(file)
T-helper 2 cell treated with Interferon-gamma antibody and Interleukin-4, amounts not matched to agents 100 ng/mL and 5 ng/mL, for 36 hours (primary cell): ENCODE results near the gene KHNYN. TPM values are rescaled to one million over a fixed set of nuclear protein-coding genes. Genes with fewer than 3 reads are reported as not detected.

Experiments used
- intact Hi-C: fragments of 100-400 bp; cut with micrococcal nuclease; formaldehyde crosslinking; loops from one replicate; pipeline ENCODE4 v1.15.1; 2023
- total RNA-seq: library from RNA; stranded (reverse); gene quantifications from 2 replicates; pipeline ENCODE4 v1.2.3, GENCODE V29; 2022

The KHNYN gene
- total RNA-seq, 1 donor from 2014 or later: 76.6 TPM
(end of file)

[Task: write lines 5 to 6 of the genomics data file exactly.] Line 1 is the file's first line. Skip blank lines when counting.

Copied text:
The KHNYN gene
- total RNA-seq, 1 donor from 2014 or later: 76.6 TPM